The so-called “heat” in a hot pepper comes from a chemical called capsaicin. When a “hot” pepper is tiny and undeveloped its tender pod will contain little, if any capsaicin. Over time, as the pepper pod matures, capsaicin begins to concentrate in the developing seeds and internal ribbing membranes. One theory is that the pepper plant developed capsaicin as a deterrent to herbivores; if a deer or a squirrel eats a pepper they get a burning sensation in their mouth and remember to not to eat another one. Frankly, I don’t buy this notion; the pepper plant is smarter than that.

A pepper plant grows for quite a while before it flowers and fruits. The Padron peppers in your share box come from plants sown in the greenhouse in February and transplanted into the field in April. We’ve only just started the harvest, but already the plants are five months old and very few of the peppers pods are mature enough yet to have much heat at all. According to the “herbivore deterrence” theory these plants would be vulnerable for most of their lives and only develop their protective concentrations of capsaicin at the last minute. That’s stupid evolution. I think the pepper genus developed “heat” in order to provoke herbivores to eat them.

What “irritates” one person (or mouse) may excite another – and I have had many problems over the years with mice eating the dried chilies I’ve saved for seed. Humans save seeds for re-planting, and mice store seeds to eat that then get rained on and sprout, so by being “irritating” and getting eaten the pepper assures its propagation and survival. Of course not everyone likes spicy food, and hot peppers are not typical of Spanish cuisine.

Five years ago, when Chris Cosentino, the chef at Incanto, an Italian restaurant in the Noe Valley neighborhood of San Francisco, came back from a European trip, he brought me seeds of the Pimiento de Padron. “I can grow those,” I said. I remembered Padron. The weather in Padron is cool and temperate. The Gallegan landscape looks a lot like the Monterey Bay area, where I farm. “Any crop a Gallego can grow, I can grow better.”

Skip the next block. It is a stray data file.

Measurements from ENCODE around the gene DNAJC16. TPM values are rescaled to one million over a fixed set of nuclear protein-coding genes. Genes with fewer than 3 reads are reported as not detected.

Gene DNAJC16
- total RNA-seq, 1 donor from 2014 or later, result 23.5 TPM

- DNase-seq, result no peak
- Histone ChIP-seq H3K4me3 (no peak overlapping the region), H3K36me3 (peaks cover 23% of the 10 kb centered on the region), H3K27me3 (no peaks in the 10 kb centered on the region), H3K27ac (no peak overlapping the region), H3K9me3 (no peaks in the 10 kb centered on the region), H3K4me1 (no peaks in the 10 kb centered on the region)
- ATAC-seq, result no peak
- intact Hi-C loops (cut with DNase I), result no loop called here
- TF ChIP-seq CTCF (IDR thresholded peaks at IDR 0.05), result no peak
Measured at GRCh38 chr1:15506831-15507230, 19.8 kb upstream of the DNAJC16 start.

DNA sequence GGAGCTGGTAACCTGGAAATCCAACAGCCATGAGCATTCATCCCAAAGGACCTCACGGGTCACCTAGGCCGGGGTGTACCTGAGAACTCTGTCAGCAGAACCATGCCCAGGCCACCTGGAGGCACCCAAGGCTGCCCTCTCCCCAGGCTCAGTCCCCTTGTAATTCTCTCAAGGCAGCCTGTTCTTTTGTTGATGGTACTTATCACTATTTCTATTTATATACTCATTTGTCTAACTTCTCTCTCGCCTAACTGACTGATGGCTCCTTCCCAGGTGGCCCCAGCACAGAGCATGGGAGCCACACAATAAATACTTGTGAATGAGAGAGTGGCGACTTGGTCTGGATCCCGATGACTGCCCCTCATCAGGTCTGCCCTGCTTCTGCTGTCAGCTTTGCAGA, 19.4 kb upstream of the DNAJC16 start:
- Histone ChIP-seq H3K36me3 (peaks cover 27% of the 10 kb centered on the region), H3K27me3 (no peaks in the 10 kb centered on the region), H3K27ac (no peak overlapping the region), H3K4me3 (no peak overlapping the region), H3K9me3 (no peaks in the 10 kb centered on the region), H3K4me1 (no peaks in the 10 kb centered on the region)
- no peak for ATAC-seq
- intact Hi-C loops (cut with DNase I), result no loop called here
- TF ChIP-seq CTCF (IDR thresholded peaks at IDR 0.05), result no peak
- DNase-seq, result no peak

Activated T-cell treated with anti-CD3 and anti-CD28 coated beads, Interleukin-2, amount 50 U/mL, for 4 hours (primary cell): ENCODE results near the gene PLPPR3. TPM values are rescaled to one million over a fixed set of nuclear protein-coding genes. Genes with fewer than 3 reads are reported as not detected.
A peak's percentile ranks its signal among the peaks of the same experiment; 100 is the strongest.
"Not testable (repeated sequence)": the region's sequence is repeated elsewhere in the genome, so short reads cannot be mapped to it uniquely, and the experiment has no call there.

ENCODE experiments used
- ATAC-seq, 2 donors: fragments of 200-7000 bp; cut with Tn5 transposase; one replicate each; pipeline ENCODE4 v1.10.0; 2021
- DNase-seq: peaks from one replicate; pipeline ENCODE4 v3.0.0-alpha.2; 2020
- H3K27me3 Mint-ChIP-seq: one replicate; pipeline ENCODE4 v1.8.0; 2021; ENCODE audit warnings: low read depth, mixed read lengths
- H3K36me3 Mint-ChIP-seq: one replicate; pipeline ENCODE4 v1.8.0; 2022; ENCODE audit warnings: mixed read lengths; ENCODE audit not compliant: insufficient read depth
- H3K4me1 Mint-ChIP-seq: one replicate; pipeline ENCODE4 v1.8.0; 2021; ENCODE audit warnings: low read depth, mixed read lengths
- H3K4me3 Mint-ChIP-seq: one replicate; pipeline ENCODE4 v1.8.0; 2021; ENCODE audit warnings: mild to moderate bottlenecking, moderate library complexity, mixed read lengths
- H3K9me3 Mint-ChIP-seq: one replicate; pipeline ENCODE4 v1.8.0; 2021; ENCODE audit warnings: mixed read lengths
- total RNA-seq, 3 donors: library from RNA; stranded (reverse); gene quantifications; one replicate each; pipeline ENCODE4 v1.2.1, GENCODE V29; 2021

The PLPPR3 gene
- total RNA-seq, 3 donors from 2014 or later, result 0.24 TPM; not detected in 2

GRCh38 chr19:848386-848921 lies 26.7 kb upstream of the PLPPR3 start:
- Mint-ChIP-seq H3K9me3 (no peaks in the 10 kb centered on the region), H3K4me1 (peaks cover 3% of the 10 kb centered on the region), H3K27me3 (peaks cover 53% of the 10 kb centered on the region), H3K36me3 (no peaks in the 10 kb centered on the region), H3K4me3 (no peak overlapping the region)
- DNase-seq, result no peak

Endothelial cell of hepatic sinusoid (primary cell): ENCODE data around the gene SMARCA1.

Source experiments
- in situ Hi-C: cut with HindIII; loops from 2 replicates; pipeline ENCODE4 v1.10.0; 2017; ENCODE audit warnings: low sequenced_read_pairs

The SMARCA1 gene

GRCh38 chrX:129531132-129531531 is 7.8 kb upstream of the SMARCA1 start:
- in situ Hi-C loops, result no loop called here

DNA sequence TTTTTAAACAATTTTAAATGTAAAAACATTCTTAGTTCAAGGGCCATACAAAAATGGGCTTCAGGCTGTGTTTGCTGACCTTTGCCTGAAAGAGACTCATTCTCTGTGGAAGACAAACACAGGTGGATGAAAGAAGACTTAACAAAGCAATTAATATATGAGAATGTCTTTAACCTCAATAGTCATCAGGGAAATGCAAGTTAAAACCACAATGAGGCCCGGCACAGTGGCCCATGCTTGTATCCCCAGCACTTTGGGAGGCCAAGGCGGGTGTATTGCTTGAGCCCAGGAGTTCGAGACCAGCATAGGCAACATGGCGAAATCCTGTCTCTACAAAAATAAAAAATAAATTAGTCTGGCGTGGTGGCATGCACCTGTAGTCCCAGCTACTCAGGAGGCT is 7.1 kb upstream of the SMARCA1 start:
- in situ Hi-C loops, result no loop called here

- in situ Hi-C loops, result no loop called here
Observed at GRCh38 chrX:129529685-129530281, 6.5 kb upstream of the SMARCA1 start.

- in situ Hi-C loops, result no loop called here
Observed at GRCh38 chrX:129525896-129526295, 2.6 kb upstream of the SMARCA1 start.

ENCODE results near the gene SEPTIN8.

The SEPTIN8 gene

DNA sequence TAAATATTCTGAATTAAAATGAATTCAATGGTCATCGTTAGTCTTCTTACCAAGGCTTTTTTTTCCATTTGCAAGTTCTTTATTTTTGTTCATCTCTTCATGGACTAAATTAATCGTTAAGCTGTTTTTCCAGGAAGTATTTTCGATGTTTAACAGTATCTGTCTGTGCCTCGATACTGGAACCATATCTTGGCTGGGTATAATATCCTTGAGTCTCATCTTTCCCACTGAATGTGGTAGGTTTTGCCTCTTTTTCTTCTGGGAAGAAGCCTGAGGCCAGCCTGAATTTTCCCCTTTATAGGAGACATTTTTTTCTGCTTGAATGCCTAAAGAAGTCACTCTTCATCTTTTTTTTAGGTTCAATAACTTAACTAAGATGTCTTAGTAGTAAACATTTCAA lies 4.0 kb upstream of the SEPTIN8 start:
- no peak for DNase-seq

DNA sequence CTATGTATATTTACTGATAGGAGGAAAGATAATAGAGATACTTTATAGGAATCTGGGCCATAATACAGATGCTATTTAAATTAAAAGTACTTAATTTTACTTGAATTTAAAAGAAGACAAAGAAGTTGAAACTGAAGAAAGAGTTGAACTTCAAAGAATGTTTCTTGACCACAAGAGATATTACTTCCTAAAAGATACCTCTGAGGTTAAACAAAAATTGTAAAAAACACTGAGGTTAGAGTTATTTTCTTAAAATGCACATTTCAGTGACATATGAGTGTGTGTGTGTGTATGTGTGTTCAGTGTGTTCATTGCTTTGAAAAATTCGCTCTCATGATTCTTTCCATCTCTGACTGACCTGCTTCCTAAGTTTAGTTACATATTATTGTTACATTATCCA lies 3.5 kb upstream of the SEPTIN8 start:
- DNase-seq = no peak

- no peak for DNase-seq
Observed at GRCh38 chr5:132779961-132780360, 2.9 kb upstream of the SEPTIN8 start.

My Padron peppers grew well. By September the plants were five feet tall and hung with gorgeous fire engine red peppers. I tried one. My eyes popped out of my skull and my tongue smoked. “You waited too long,” Chris said. “I can use a few of these to make dried pepper flakes, but that’s about it. Next year, pick them when they’re tiny.”

Gallegan farmers learned long before me that their favorite pepper gives a big yield of tender little peppers in early summer and that if you pick the plants clean, they’ll flower and set fruit again and again. Picking the peppers young and green creates early cash flow that allows a farmer to live until other crops are ready to harvest in August and September.

Gallegan cooks learned that the tiny, tender peppers are very flavorful, and rarely have much heat at all to them if they’re picked young enough. Only the older, firmer, heavier, waxier peppers are hot, and they learned to pick them out and set them aside. The cooks learned too that these new peppers could be cooked fast, in just a little more time than it takes to heat up a cast iron skillet. They’d get the pan hot, splash a little olive oil onto it, and when the oil was almost smoking hot, they’d toss on a handful of the tiny peppers. The peppers would hop and sizzle for a few seconds. When the peppers were blistered on one side, the cooks would shake the pan, toss the peppers, and let them blister on the other side. Then a quick sprinkle of sea salt, a deft sweep of the pan with a wooden fork, and the peppers were served, ready to eat, sweet, savory, salty, and piping hot.

But a Gallegan bartender’s is to sell drinks. They learned to put a little extra salt on the peppers. And Bartenders wouldn’t pick out the more mature peppers, either. A sailor bellies up to the bar, orders a bottle of cool Albarino wine, and grabs a handful of the fried peppers the bar maid had left within arm’s reach. The first ten or twelve peppers down the hatch are delicious; sweet, savory, salty, and piping hot. But the last one? “Hijo de la !@#$%,” it’s picante. So the sailor, his tongue burning, gulps his wine down and orders another bottle to extinguish the blaze. The bartender is happy to oblige.

True, a glass of cold milk works best to put out a pepper fire on the tongue, but what kind of self respecting sailor orders milk in a waterfront bar? Besides, even the spicy peppers taste great, especially after a couple of drinks. And so the reputation of these fried peppers spread out like a ship’s main sail and traveled the world. “You think your stale pretzels are good,” the sailors said to the bartenders of Boston, London, Lagos, and San Francisco. “You ought to cook up some pimientos like they do in Padron.”

copyright 2009 Andy Griffin || Gardeners who really like them should plant a few plants in their back yard. I get my seeds from Bill McKay at GrowItalian